Racial trauma (also known as race-based traumatic stress) is the stressful impact, emotional pain and physical hurt felt from the experiences of racism; including racial discrimination, racial harassment and systemic racism. Racial trauma has a negative impact on our mental, emotional and physical health. The experience of racism becomes traumatic when our attempt to cope with the stressful impact is unsuccessful. It becomes increasingly difficult to cope with the feelings of racial trauma when we are constantly being triggered over and over again.
Racial trauma is particularly harmful as it attacks the core of basic human respect and dignity. It can feel like other people have access to our bodies and to our being. In this way, racial trauma is often described as a full body experience. This is why it is so important and necessary to learn and use healthy ways to cope with racial trauma.
It is not difficult to feel tired, drained and emotionally exhausted during this time. The news of another Black person, another Black life killed by the police continues to be too much. The feelings are deep and the heaviness is a lot to navigate through. As we await the decision in the Derek Chauvin trial, it is key to identify this trial is to seek justice for George Floyd’s murder. The trial is equally a critical moment in civil rights history for racial justice and police accountability for the global Black community.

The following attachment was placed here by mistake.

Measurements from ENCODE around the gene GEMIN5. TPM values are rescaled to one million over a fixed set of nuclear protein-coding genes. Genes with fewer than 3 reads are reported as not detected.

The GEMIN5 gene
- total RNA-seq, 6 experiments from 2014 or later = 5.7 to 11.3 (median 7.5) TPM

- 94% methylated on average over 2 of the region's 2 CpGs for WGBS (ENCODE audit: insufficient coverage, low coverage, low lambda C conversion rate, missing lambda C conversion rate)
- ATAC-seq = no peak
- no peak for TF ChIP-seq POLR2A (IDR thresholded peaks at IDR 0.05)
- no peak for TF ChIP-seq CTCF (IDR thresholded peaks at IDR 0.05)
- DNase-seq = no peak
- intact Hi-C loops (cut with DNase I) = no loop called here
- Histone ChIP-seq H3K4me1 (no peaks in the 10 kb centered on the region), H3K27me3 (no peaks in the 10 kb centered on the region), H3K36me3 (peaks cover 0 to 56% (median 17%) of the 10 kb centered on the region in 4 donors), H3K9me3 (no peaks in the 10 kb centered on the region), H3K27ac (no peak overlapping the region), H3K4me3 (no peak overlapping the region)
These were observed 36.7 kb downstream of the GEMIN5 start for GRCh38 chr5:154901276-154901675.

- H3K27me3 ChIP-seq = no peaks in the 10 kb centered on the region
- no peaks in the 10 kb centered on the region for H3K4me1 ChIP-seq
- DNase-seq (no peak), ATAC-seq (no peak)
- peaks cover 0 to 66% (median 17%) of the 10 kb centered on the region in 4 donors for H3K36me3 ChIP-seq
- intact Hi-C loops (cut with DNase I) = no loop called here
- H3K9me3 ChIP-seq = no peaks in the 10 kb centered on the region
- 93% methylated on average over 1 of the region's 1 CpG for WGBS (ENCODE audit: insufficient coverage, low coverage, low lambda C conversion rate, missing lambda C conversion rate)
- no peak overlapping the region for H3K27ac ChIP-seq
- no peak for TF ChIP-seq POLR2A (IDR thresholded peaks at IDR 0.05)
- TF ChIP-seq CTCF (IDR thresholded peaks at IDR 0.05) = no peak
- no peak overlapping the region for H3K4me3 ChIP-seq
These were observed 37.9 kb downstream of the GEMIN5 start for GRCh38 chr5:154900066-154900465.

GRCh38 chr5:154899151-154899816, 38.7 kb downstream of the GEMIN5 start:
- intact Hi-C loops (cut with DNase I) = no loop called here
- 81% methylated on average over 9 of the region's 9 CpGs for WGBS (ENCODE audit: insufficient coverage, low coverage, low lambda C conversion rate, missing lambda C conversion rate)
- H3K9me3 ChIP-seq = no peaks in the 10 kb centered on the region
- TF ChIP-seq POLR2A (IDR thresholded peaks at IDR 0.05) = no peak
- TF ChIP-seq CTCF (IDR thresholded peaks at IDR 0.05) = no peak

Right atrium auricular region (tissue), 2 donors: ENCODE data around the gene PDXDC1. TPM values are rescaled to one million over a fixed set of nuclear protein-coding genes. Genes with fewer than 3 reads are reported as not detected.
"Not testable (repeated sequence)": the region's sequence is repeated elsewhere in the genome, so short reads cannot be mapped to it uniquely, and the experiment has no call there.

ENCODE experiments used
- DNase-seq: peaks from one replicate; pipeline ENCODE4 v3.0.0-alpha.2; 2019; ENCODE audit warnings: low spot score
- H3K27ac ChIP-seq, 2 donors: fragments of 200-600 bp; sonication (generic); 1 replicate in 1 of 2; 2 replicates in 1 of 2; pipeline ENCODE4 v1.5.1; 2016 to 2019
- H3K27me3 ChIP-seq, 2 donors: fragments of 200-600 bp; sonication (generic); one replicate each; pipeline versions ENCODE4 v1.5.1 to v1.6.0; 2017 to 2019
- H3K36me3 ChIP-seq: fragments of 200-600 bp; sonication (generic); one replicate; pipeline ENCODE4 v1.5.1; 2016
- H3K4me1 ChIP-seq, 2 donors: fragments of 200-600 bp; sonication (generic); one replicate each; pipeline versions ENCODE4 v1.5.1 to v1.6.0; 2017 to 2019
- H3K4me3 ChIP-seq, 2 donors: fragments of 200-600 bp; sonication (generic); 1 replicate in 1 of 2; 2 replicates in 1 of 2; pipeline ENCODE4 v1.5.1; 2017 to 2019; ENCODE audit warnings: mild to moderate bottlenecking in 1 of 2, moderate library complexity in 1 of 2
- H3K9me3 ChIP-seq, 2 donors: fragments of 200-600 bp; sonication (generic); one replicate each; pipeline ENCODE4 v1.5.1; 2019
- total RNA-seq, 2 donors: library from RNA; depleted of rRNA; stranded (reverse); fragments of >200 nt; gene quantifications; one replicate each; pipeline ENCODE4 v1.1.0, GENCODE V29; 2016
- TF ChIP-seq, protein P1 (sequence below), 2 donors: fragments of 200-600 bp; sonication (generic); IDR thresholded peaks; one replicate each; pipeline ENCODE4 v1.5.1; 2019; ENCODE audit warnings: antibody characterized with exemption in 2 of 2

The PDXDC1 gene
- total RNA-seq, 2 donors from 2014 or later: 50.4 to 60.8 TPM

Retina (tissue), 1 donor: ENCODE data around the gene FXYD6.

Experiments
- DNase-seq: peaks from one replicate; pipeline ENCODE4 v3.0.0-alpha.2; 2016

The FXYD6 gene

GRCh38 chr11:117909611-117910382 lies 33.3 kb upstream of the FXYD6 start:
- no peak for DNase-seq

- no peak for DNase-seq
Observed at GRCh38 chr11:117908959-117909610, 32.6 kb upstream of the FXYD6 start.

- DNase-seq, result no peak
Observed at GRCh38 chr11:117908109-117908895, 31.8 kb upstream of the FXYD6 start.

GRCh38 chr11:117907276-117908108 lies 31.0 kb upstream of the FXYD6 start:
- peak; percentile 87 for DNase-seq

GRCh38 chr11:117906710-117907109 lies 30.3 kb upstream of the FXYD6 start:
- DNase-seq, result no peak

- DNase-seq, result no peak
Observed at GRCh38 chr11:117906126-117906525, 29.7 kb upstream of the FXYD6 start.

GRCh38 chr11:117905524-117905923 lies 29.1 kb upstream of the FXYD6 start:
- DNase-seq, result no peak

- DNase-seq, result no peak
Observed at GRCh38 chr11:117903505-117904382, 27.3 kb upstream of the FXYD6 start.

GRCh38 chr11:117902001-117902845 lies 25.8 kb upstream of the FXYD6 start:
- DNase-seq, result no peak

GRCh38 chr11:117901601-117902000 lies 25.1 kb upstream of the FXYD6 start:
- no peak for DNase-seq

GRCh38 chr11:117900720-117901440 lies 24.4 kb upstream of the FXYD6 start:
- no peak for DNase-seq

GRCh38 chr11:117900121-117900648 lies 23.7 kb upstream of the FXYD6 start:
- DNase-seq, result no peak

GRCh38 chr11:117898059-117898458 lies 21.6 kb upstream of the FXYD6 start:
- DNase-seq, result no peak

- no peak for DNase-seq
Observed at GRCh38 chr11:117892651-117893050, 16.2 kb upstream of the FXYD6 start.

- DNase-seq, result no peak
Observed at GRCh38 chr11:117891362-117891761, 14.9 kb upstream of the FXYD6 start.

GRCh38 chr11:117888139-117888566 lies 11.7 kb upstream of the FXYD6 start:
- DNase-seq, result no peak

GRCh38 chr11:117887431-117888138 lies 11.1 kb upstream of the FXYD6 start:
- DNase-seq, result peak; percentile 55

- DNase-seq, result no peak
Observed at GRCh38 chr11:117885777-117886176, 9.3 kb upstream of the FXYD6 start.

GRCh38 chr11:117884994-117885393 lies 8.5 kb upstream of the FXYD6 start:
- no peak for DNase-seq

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Even though this is the trial we have all been waiting for, it most definitely comes with a cost. The cost is to our mental health. We are exhausted, and our safety has been betrayed. The reality is that watching, reading and talking about death in the Black community is triggering, traumatizing and a re-traumatizing experience for so many of us.
So here are 10 ways to cope with racial trauma:
- Be kind and patient with yourself.
- Take time to be with your feelings, to recognize your emotional hurt and physical pain.
- Allow yourself time, space and help to process the feelings.
- Surround yourself with supporters who are empathic and understanding.
- Create safe spaces (both physically and virtually) to understand how you are feeling, where you are feeling it in your body and the effect it is having on you.
- Unplug from the news and social media, they can be re-traumatizing.
- Seek out, create and build a village community of support to create positive energy out of the negative event(s).
- Practice self-love, self-care and self-compassion.
- Reaffirm your beauty and build a positive self-image of your Blackness.
- Spend time with your family, friends and loved ones doing things together that bring you joy and happiness.